MENU

New DVD, Blu-ray and digital release highlights for the week of July 5 -11, 2021

200119_Apple_Defending_Jacob_Chris_Evans_Inline_Image_01_post_16_9.jpg.large.jpg
Michelle Dockery, Jaeden Martell and Chris Evans in “Defending Jacob” (Photo: Apple/Paramount){ }

SALT LAKE CITY (KUTV) — It's a quiet post-4th of July release week dominated by catalog titles. Some are classics, some are otherwise.

  • Defending Jacob - Based on William Landay's novel and starring Chris Evans, Michelle Dockery, and Jaeden Martell, "Defending Jacob" sees Andy Barber, a district attorney, investigating the murder of a 14-year-old boy until his son, Jacob, becomes one of the prime suspects. Wanting to believe that Jacob is innocent, Andy and his wife wrestle with the possibility that their son is guilty.

  • Bringing Up Baby - Katharine Hepburn and Cary Grant star in this screwball comedy from director Howard Hawks. David Huxley (Grant) is a paleontologist soon to marry. Susan Vance (Hepburn) believes Huxley is a zoologist, asks him to help with her tamed leopard and promptly falls in love with him. Chaos ensues. Dismissed when it was released in 1938, the film has since been reappraised as a wonderful, albeit absurd, romantic comedy.

  • Mirror - Russian director Andrei Tarkovsky's 1975 film "Mirror" is a nonlinear narrative about a man looking back on his life from his deathbed. Considering incompressible by some and a masterpiece by others, the film loosely pulls from Tarkovsky's own experiences.

  • The House on Sorority Row - Written and directed by Mark Rosman ("A Cinderella Story"), "The House on Sorority Row" is an infamous slasher film from 1982 that sees a group of sorority sisters pulling a prank on their house mother who refuses to let the girls throw a graduation party. Aspects of the script were inspired by Henri-Georges Clouzot's classic thriller "Les Diaboliques."

  • Mortuary - Believing her father's accidental death was actually murder, Christine (Mary Beth McDonough) and her boyfriend Greg (David Wallace) follow clues to a local mortuary where occult rituals are performed.

  • Threshold - When Leo discovers his sister in the aftermath of what appears to be a drug overdose, she insists that she's been clean for months and is now suffering from a curse stemming from her participation in a cult ritual. Determined to prove her wrong, Leo sets out on a trip that leads him to believe that she might be telling the truth.

  • Dr. Strangelove or: How I Learned to Stop Worrying and Love the Bomb 4K UHD - Stanley Kubrick's classic Cold War comedy starring Peter Sellers and George C. Scott was exclusive to the "Columbia Classics 4K Ultra HD Collection: Volume 1" box set. With that set now out of print (and fetching outrageous prices on the secondary market), Sony is finally releasing a stand-alone release. It's simply gorgeous and belongs in any and every 4K collection.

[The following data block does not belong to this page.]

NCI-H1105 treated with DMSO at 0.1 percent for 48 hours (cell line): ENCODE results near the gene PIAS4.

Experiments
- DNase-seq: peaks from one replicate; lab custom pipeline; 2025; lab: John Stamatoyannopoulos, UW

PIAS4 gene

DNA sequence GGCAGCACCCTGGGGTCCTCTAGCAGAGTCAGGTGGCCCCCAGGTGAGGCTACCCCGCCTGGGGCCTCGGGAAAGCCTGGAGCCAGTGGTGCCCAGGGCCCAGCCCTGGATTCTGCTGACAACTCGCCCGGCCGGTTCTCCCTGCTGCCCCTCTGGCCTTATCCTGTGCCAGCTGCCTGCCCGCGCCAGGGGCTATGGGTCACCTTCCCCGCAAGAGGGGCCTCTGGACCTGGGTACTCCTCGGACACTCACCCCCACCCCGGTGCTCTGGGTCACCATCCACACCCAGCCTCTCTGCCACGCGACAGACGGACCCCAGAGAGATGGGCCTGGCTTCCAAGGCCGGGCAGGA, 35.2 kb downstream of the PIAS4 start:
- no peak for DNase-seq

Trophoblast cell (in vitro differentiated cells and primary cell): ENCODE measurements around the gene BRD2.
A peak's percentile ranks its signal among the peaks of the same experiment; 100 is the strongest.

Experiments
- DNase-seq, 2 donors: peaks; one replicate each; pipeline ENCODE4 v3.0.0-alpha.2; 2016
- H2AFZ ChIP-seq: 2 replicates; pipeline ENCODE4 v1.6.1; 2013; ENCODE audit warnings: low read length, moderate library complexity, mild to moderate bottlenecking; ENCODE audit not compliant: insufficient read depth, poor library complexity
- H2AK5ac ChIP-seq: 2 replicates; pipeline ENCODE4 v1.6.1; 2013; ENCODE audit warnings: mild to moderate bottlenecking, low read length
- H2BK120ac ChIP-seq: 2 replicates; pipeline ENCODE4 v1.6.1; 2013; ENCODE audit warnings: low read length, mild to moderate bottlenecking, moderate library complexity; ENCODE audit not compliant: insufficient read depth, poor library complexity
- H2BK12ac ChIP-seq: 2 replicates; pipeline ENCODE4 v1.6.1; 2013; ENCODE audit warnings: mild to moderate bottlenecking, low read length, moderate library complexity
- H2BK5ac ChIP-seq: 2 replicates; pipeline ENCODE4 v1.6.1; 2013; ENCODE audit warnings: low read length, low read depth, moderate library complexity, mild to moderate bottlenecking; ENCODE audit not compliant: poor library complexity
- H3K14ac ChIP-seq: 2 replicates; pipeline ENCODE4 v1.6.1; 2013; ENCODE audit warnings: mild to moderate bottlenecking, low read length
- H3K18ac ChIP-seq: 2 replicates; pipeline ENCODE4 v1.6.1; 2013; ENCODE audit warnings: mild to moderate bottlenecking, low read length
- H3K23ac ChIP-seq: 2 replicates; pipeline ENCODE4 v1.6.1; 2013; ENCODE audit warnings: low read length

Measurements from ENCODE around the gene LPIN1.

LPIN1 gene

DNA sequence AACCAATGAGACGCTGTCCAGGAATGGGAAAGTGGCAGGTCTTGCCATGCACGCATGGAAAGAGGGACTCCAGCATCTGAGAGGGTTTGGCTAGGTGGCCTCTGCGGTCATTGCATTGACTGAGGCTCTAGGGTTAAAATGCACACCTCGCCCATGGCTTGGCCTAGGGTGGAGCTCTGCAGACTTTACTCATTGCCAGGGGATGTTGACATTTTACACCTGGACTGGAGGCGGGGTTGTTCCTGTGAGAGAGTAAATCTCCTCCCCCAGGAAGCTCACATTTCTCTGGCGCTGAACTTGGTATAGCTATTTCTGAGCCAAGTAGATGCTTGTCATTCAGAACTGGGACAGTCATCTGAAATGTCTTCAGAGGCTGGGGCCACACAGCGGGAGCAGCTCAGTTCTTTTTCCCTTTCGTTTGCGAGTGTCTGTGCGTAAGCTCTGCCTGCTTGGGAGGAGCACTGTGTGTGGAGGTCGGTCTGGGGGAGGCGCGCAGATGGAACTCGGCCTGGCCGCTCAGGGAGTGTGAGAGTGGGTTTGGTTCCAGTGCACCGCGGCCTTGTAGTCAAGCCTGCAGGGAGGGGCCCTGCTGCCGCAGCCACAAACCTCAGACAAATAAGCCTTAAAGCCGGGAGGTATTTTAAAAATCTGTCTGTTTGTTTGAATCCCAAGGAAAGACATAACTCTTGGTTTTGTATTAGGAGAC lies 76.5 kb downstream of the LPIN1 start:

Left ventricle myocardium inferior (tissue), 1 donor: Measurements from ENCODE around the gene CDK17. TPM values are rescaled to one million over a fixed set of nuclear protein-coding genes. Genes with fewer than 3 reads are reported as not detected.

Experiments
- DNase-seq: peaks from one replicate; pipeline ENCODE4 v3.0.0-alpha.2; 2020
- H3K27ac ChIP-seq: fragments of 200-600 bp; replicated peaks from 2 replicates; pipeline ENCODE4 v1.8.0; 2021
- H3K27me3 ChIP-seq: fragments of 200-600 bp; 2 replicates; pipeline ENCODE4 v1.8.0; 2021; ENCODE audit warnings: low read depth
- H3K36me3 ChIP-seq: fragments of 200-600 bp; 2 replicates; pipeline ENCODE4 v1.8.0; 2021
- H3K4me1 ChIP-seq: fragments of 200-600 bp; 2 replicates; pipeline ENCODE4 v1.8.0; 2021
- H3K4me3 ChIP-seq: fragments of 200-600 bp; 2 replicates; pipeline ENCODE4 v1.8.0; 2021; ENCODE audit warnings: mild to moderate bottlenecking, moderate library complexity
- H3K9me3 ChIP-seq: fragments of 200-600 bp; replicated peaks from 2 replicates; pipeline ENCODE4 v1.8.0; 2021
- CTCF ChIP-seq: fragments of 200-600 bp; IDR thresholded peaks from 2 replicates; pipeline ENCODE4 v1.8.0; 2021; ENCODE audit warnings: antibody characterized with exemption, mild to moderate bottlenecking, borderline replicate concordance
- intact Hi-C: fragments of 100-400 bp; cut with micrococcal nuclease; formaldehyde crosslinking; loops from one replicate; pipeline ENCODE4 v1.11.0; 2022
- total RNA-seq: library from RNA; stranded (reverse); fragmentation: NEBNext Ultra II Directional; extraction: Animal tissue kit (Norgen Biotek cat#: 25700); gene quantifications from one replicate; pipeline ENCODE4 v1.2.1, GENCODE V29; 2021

• Space Jam 4K UHD - Ahead of the release of "Space Jam: A New Legacy," Warner Bros. is bringing the 1996 film to 4K. The film sees Michael Jordan team with the likes of Bugs Bunny, Daffy Duck and the Tasmanian Devil to take on an alien basketball team known as the Monstars.

  • Scott Pilgrim vs. the World 4K UHD - Edgar Wright's adaptation of Bryan Lee O'Malley's graphic novel series is something of a modern masterpiece that was vastly ignored during its theatrical release. The film sees Scott Pilgrim (Michael Cera) forced to fight the six evil exes before he can date his dream girl Ramona Flowers (Mary Elizabeth Winstead). I've yet to see the 4K release (the film was finished in 2K) but I'd expect the image to be improved by HDR.

  • Howard the Duck 4K UHD - Based on the Marvel Comics character, "Howard the Duck" is more infamous for being one of the worst-reviewed films of all time. I was one of five people to see the film in the theater in August of 1986 (likely because George Lucas was involved to some degree). The film has its fans. I don't know that I'd count myself as one of them. So bad it's good? Maybe.

  • 48 Hrs. - Eddie Murphy made his film debut opposite Nick Nolte in this buddy cop comedy. The film is both a police procedural and a play on "The Odd Couple" narrative as cop Jack Cates (Nolte) reluctantly teams with convict Reggie Hammond (Murphy) to try and track down a pair of cop killers. The film was incredibly popular with both critics and audiences and is credited for opening the door for numerous other franchises including "Lethal Weapon" and "Rush Hour."

  • Another 48 Hrs. - Released 8 years after the original film, "Another 48 Hrs." brought Eddie Murphy and Nick Nolte back together for another adventure. The story is about as inspired as the film's title as Cates looks to prove that he is innocent of manslaughter with the help of Hammond, who has just been released from prison.

Offbeat News

FOLLOW US ON TWITTER